Comedy Punk
BYT at large | Oct 27, 2014 | 2:30PM |

By Andie Main

I’m a Portland comedian, in my early 30’s. I am so utterly stereotypically Portland, that it makes me cringe, since I may not be responsible for my own identity and am actually just a chemical reaction by-product of my environment.

Please don’t ask me about episodes of Portlandia, they just make me sad.

I’ve always been sort of dumb when it comes to authority. I don’t know how to treat anyone in my life differently from anybody else, which means that I call my boss “dude” and I don’t care about saying “fuck” in front of my mom. This lack of critical thinking on my part has resulted in a self-fulfilling prophecy, where because I have never shown any respect towards authority, I get fucked around by authority, which ingrains a deeper seething antipathy towards authority.

One time I drove up to a parked cop car, in Vancouver BC during a comedy festival, and gently tapped it’s back bumpers with my front, because we thought the car was empty and also because of ANARCHY. We yelled “ANARCHY! PUNK ROCK!” only semi-ironically, in the car as I took my foot off the break and we crept ever closer towards the fascist pigs. I was sober. Those cops where pretty cool about the whole thing, actually.

That was one of the top 5 moments of in my 30’s so far, and I’m pretty sure it’s going to age well too. The shared essences of punk and stand-up, to me, is anti-authoritarianism. And being a skeptical misanthrope will never get old.

It’s absolutely impossible to imagine an elite and powerful person as funny or as an amazing guitarist. Maybe they lack the timing, creative thinking or the awesome hair one needs to land a punchline or a power chord because their reptile-brains are obsessed with possessing fleeting amounts of power and wealth?

10743611_961552433860657_279790132_n

Or maybe it’s because only a complete sociopath would like to listen to Kenny Loggins or would laugh at a story where the boss fires the worker, instead of laughing at a story about a worker WHO TELLS THE MAN WHAT THEY CAN DO WITH THEIR FUCKING WAGE SLAVERY AND THAT WORKER STARTS A GODDAMN RIOT WHICH SMASHES THE CAPITALIST MACHINE AND—- OK, Sorry… I’ll calm down. But I will never, ever listen to Kenny Loggins.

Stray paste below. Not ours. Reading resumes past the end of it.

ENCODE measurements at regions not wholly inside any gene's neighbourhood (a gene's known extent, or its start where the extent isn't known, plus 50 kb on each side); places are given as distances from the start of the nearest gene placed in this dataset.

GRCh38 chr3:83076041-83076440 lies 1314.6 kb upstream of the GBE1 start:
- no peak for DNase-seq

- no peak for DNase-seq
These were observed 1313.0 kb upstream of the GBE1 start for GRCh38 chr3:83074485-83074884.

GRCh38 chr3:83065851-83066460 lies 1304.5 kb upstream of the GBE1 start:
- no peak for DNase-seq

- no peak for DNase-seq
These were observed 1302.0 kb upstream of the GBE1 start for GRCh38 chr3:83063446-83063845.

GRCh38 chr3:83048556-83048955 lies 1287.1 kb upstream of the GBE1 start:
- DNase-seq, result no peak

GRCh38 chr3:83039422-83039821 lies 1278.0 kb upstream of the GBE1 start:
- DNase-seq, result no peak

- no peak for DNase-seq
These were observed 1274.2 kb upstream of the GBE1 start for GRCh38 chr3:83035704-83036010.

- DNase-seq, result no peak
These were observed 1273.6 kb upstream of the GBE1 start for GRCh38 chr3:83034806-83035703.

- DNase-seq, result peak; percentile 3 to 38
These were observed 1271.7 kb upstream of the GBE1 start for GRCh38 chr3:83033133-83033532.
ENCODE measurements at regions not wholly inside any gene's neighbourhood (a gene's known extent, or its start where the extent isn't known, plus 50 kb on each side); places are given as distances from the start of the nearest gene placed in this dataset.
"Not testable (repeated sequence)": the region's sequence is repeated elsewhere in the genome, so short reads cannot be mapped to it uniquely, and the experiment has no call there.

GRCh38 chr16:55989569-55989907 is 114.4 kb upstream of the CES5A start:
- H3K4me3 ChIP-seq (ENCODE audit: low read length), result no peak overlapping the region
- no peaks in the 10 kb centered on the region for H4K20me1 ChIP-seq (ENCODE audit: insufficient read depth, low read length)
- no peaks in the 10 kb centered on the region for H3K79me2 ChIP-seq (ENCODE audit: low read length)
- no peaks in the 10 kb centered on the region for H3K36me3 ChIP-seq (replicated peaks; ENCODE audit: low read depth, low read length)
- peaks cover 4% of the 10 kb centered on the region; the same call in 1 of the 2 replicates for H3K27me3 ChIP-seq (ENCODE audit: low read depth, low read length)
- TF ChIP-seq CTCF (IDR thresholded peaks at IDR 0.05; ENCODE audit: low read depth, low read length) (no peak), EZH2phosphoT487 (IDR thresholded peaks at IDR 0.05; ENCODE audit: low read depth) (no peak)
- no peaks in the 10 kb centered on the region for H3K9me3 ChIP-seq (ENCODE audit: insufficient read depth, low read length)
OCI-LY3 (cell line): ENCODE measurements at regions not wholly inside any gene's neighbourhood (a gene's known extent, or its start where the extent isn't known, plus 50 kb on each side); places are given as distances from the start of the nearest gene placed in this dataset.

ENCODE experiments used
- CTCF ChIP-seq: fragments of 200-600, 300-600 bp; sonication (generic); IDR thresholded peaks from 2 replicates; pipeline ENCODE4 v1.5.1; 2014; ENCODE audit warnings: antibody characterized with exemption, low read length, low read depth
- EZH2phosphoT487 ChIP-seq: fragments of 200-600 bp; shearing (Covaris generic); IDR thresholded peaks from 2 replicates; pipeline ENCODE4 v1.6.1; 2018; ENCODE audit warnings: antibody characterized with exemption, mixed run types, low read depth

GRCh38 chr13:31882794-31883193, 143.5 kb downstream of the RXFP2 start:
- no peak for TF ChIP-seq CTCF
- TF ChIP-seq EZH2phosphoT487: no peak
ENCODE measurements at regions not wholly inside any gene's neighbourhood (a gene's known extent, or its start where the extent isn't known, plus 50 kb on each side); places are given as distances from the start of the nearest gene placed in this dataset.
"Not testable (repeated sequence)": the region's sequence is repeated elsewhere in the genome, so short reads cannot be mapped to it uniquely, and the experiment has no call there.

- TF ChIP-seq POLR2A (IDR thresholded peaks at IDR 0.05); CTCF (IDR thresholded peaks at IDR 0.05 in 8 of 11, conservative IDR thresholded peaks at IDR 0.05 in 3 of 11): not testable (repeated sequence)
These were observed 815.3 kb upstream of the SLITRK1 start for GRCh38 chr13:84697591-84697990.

I can’t think of any song, painting, or joke I’ve enjoyed which had an underlying message of “everything’s just fine and we’re all going to be OK”, but I do know that when a piece of art is agitating and invokes a sense of “NOW IS THE ONLY MOMENT WE HAVE AND WE’RE ALL GOING TO DIE SOON SO LET’S ALL LAUGH, YOU ASSHOLES” then I realize that I suddenly care a metric fuck-ton about who is telling me that truth.

As an angry teenager, I didn’t know how to express my voice in any other way other than to scowl a lot and listen to Crass and Subhumans, and show my contempt for the world by dyeing my hair blue. And also more scowling.

As I grind away at developing that voice, while I drive to a gig I know is going to be rough, I think about how empowering it is when I’m able to turn a room of burnt out audience members who were planning on going to some dive bar to catch up with their friends, but who now feel more like hostages than humans. I think about those shows where I watch people openly cringe while a comic spends 10 min talking about how sad their penis is, and then it’s my turn to go up. I think about how fucking great it feels when I’m able turn that room around, and charge people up to where they’re making that raucous noisey laughter I fucking live for.

While I’m driving to that shit-gig, sometimes “London Calling” by The Clash plays on my stereo, and I think about how the first time I heard that song was when I discovered that there was an outlet for people like me who don’t fit in.

And then I think about as a comedian, how fucking lucky I am to be able to have found another vital outlet in my life again.